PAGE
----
The government continues to grapple with its insatiable appetite for borrowing courtesy of a tight fiscal space to meet its expenditure requirements.
Recent figures from the Reserve Bank of Malawi (RBM) show that domestic debt stock surged by K104.6 billion between November and December 2020 to K1.103 trillion.
Industry captains and economists fear that accumulation of domestic public debt continues posing a threat to the country’s economy, faulting the government for what they call untamed appetite for borrowing.
In July 2020, public domestic debt was seen at K916.7 billion, and rose to K1.0 trillion in August.
In September, the debt stock surged further to K1.1 trillion before going down to K948.4 billion in October and rising again to K999.0 billion in November.
Figures available show that, comparatively, in July 2020, government revenue stood at K107.8 billion, down from K103.3 billion in August.
The revenue reduced further to K102.7 billion in September 2020 but went up in October to K127.3 billion.
The government revenue declined to K93.7 billion in November and closed the year at K149.7 billion in December.
Chancellor College economist Jacob Mazalale attributed the rise in domestic debt to lowering in public revenue collection as businesses slowed down due to Covid.
He, however, feared that the trend would continue to push out potential private sector players out of the market.
“The risk-profile of the government instrument is low but that leaves businesses with no money to borrow from,” Mazalale said.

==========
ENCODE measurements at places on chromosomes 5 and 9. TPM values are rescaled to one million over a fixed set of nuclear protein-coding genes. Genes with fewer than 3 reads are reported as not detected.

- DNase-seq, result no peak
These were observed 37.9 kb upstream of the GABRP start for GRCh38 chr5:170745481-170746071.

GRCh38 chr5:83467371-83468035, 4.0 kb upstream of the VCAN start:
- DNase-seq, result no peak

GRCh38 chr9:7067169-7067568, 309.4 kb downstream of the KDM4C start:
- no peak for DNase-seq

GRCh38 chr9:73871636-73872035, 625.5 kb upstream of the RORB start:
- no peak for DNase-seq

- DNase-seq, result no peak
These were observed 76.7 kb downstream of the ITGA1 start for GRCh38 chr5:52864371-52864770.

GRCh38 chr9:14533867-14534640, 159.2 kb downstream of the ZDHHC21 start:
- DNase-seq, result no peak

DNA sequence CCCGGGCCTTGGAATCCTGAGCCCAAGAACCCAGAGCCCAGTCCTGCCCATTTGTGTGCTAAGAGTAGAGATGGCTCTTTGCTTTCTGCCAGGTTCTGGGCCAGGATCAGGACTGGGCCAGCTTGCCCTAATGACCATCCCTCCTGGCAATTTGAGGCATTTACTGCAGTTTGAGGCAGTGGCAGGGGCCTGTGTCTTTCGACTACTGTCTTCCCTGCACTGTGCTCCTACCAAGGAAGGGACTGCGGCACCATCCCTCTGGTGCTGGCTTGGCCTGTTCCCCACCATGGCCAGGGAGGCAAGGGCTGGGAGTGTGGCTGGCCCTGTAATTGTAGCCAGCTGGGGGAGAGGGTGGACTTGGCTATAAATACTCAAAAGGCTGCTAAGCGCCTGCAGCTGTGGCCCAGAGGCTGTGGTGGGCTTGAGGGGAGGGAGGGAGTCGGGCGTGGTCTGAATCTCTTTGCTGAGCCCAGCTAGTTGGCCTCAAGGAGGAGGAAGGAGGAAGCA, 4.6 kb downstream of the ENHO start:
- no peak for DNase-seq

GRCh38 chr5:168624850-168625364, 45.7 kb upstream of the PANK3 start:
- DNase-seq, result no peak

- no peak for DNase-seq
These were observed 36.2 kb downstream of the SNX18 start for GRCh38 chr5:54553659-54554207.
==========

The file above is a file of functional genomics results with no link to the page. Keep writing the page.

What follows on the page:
He then called on the Treasury to consider spending within its means to tame its appetite for borrowing.
The Malawi Confederation of Chambers of Commerce and Industry and Bankers Association of Malawi (Bam) recently urged the Treasury to consider devising policies that would help in addressing the challenge.
Treasury spokesperson Williams Banda said details of budget implementation and outlook would be reported to Parliament on Friday, when Finance Minister Felix Mlusu would present his Mid-term Budget statement.
But in a recent interview, Banda said the government is already implementing systematic strategies in managing the debt levels.
In its recent Malawi Economic Monitor titled From Crisis Response to a Strong Recovery issued last month, the World Bank warned that Malawi remains at a high risk of debt distress, which could further undermine fiscal sustainability and frustrate strides towards economic recovery.
The Bretton Wo o d s institution attributes this to the increased incurrence of high-cost domestic debt.
However, it says the risk associated with external debt is moderate, with some space to absorb shocks.
Malawi’s debt ratio to gross domestic product has more than doubled since 2011.
Justin Mkweu is a fast growing reporter who currently works with Times Group on the business desk.
He is however flexible as he also writes about current affairs and national issues.